It’s also very enjoyable to sit and watch the ever-growing city. Human workers wear robotic-like diving suits to weave across the seabed, and aquatic drones zip through the water, planting and harvesting crops and delivering supplies with their tiny mechanical claws. Automated submarines ferry resources between warehouses, warehouses and the city center, while sea creatures of all kinds swim above the city, from swarms of giant jellyfish to gigantic sperm whales.

Each building has a pleasing sci-fi look and subtle but pleasing animations as resources and products are produced. As a nice touch you can also paint each individual building or assign color schemes to buildings of the same type, I found this helpful once my cities really started to sprawl and I started losing track of what I quickly found where certain key factories were built.

Public transport: underwater cable car. (Image credit: Digital Reef Games)

There are many other creative and imaginative undersea encounters, such as a farm that grows cucumbers (and sea cucumbers, of course) and an animal enclosure that raises tuna instead of cattle. There’s also a second level of buildings, accessed by hitting the Tab key, where you can build large domes for your growing population. The dome slowly becomes a neighborhood of houses, shops, restaurants, schools and even pets, which are even visible when you zoom in and look through the shell. There is public transportation here in the form of a cable car, so people can move between the domes without having to put on a wetsuit. One little detail I like about the gondola: the adults would sit on the seats while the kids would stand by the windows, looking curiously at the sea passing by.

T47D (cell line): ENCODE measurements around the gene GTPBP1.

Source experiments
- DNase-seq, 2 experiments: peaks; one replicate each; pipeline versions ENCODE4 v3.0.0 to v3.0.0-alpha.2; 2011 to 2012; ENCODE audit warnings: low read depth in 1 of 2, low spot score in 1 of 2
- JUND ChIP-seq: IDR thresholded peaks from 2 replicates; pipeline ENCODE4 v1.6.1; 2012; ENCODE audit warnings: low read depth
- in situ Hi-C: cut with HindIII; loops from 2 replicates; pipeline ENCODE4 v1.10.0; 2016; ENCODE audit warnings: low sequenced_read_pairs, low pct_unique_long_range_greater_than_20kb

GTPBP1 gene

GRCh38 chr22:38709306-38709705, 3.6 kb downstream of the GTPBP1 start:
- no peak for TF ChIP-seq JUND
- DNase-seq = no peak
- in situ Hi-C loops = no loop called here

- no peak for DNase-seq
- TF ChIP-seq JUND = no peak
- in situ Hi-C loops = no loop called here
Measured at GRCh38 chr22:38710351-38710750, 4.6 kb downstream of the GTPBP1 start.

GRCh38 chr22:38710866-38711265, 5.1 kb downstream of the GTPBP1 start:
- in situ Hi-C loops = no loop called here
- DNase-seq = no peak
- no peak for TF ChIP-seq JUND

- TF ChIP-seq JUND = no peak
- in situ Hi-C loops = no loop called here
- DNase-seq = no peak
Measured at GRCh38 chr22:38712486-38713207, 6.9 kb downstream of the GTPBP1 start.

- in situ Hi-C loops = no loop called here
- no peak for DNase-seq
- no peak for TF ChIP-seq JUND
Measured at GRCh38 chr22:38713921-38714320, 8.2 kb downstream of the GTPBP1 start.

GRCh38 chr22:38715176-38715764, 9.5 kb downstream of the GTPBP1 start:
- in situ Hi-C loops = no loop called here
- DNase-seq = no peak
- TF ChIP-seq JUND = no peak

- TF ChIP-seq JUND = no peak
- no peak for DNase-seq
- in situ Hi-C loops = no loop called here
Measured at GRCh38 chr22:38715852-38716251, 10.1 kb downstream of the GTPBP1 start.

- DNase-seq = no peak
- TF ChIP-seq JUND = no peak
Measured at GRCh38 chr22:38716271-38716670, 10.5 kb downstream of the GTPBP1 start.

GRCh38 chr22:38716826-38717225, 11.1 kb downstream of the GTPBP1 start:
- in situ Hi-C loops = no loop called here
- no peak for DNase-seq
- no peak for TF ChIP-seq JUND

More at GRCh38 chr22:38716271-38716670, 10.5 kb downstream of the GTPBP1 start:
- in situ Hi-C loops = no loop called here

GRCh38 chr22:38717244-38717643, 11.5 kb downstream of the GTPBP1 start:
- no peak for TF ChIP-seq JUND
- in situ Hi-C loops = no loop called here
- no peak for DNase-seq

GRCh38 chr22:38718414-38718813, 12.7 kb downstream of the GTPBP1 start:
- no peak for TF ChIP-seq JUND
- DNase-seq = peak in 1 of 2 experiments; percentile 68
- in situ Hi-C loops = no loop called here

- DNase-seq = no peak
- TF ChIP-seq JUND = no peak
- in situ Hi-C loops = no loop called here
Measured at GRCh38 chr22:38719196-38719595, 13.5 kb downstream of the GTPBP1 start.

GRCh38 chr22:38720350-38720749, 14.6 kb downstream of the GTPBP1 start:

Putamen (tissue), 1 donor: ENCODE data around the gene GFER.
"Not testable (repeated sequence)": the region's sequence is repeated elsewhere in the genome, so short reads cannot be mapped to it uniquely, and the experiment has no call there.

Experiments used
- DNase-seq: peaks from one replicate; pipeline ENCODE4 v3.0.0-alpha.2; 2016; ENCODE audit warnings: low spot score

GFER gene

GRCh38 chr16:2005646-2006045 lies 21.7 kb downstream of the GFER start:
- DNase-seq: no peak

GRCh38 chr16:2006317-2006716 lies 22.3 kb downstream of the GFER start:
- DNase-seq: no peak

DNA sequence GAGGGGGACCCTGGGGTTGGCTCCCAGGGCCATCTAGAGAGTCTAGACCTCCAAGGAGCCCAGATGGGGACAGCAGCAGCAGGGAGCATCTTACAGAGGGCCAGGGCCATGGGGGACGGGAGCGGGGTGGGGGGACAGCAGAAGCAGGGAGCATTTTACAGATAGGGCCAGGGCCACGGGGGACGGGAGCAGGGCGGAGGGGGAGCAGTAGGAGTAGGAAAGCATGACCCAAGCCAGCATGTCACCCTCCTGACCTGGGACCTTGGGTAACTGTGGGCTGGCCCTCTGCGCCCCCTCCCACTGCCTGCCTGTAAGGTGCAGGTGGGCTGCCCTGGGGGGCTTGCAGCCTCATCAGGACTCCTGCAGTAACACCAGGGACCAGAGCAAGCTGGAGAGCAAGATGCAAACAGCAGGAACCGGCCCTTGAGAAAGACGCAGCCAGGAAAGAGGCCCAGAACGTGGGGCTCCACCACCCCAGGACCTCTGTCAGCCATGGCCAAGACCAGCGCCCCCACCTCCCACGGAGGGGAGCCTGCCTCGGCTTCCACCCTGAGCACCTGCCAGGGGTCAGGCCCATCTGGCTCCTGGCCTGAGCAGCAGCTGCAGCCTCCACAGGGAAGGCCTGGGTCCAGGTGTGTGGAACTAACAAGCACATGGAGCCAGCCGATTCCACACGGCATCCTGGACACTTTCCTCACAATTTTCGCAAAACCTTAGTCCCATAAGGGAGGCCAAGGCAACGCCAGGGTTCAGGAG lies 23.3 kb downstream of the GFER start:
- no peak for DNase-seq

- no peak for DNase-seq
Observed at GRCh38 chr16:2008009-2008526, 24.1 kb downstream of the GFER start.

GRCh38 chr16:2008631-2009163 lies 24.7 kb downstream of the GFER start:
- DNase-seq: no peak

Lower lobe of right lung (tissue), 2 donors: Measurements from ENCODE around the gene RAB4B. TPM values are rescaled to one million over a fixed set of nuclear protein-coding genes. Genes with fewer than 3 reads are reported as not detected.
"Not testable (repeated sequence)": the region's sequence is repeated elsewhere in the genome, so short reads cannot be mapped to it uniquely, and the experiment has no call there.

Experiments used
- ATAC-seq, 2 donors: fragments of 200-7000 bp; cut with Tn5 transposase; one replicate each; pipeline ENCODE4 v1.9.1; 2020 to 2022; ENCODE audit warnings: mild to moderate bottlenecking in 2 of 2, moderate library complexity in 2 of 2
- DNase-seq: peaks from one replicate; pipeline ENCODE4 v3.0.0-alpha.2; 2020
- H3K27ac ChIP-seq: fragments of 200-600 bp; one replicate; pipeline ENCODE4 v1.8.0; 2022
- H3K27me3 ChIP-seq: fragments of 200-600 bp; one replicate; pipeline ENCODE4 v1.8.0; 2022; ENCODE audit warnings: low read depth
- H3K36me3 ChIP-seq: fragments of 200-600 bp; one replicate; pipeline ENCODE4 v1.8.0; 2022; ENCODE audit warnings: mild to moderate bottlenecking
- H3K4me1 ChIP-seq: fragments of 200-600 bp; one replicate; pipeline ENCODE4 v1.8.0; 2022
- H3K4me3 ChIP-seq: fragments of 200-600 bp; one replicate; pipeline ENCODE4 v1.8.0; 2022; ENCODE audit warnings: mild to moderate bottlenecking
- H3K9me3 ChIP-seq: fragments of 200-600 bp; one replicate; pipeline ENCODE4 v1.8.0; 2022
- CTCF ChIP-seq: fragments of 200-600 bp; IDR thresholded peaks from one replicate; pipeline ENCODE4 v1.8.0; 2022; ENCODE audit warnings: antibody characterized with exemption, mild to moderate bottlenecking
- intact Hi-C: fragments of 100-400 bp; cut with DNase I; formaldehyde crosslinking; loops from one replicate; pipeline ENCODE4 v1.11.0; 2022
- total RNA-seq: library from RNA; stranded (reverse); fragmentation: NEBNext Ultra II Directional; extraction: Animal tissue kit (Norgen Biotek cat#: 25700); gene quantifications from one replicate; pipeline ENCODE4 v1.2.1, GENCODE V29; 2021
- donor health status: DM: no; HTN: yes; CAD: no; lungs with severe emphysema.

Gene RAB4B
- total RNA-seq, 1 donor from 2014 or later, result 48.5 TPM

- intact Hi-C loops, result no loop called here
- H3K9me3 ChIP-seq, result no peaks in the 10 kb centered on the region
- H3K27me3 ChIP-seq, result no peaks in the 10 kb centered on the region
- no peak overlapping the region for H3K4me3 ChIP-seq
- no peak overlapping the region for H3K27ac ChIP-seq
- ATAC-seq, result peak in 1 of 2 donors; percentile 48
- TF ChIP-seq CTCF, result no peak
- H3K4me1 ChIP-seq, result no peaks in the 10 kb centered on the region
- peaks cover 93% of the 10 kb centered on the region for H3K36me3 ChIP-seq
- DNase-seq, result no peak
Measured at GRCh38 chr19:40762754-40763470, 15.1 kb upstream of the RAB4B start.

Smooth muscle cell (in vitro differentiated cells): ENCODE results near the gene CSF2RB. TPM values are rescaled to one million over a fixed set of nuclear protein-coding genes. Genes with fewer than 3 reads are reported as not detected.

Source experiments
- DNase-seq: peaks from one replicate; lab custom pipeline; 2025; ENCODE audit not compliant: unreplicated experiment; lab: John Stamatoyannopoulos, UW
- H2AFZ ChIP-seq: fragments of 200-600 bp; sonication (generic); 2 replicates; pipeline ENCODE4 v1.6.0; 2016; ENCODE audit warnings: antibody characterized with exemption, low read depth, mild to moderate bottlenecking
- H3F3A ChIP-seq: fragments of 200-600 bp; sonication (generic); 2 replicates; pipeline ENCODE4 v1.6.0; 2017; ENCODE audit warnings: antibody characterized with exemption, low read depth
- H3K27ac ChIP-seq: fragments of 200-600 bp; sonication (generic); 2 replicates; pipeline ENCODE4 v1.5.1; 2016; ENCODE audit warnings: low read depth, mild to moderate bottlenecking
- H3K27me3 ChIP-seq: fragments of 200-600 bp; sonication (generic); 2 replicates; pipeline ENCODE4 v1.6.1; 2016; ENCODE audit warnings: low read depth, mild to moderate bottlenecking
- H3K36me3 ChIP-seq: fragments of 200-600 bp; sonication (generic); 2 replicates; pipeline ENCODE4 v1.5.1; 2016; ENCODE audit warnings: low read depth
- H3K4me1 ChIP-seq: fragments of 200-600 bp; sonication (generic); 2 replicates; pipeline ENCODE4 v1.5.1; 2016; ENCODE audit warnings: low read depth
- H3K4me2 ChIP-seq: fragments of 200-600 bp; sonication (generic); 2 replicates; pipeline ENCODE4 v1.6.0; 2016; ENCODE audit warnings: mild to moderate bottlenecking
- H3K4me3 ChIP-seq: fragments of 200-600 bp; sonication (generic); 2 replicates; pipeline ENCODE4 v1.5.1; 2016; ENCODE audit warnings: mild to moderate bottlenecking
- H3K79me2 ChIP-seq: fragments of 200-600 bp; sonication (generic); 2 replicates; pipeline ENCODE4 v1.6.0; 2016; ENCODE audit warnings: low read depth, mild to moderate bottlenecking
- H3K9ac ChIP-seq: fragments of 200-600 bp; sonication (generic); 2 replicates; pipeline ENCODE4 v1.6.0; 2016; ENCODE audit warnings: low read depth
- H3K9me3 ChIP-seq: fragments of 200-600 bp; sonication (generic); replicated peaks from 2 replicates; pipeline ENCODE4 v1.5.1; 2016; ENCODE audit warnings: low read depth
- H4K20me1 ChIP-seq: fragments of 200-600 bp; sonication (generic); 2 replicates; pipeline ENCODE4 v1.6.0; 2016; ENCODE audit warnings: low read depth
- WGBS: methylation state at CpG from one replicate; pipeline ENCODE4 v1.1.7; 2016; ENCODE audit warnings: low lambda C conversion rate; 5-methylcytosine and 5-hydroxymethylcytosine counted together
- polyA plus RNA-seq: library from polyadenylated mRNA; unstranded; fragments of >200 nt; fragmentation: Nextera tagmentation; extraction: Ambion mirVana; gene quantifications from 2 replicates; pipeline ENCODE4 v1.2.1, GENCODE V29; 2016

Another highlight is the expedition system, which is somewhat similar to Frostpunk. After building a special hub, I can load a submarine with human explorers and supplies and send it offscreen to investigate SOS signals, abandoned colonies, or new sources of food and resources. These missions offer the tiniest of narrative threads, and often boil down to a single choice (fight a pirate sub or try to be friendly?) but it feels like my city is just one of many different undersea colonies.

Sharks are a threat, but guard towers can bombard them with lasers. (Image credit: Digital Reef Games)

technology crash

But I do particularly hate one of Aquatico’s systems: the research tech tree. Instead of laying it out in a list of logical layers, combine everything into one big, incredibly long, scrollable menu. It’s hard to find where certain unlocks are in the huge tech tree, and their placement doesn’t always make sense.